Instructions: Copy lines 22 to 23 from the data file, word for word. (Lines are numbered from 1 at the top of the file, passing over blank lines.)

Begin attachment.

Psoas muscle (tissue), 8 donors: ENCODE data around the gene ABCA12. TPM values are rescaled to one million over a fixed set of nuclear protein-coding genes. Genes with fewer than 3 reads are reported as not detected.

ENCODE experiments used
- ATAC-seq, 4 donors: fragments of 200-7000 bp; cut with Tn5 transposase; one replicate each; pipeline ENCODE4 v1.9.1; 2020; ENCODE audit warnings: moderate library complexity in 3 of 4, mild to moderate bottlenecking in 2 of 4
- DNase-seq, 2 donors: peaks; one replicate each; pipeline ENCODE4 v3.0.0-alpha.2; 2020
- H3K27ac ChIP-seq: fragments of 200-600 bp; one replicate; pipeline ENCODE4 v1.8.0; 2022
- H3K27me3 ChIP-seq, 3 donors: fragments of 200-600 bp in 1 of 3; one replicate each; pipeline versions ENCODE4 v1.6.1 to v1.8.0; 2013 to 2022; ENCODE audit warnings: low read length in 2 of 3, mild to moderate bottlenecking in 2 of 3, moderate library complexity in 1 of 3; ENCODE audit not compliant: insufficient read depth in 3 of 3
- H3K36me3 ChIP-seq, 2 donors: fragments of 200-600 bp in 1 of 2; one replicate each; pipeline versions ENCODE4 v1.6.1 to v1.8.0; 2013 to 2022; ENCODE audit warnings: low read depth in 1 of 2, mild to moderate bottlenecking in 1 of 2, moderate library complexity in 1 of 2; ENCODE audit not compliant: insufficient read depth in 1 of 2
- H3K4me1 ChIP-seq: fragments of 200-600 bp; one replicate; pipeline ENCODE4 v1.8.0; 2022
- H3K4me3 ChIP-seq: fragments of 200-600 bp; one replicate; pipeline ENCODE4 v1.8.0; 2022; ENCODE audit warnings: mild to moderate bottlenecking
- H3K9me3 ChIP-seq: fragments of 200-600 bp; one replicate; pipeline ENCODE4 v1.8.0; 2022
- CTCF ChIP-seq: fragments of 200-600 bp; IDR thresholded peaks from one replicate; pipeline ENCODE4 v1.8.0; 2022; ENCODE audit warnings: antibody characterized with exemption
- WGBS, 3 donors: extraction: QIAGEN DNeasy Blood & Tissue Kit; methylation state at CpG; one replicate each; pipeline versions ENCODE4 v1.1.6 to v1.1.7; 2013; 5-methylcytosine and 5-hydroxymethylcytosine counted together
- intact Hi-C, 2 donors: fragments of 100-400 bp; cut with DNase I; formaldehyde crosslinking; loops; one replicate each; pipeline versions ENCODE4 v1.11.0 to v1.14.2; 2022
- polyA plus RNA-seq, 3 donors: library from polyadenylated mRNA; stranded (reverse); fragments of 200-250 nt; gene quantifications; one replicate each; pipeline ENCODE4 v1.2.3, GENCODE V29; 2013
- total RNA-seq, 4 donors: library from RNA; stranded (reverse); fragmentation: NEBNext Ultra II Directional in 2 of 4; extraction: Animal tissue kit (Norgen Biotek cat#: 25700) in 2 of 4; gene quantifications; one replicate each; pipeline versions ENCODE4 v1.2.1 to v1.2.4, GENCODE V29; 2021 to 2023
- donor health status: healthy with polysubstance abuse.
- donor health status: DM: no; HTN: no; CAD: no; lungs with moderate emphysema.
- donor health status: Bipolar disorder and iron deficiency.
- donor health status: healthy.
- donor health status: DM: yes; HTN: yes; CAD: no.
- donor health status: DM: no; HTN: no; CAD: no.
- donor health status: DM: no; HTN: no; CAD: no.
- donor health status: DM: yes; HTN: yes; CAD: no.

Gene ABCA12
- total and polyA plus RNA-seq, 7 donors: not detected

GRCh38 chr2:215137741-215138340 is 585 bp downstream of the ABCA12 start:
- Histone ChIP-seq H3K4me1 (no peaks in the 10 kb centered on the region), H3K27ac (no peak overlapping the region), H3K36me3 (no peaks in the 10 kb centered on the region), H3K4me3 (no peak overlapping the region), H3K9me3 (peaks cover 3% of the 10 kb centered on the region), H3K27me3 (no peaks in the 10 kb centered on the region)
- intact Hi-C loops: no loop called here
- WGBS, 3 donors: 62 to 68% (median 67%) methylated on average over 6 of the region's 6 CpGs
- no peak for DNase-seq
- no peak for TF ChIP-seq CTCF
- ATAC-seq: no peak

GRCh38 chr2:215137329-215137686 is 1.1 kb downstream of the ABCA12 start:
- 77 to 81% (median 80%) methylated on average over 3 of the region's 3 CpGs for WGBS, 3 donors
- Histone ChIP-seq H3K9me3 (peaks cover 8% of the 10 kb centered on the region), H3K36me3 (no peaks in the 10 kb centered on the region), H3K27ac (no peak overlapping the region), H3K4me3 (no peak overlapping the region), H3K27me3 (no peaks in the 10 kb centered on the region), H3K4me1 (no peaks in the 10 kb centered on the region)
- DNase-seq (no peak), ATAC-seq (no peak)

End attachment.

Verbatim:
- donor health status: DM: no; HTN: no; CAD: no.
- donor health status: DM: yes; HTN: yes; CAD: no.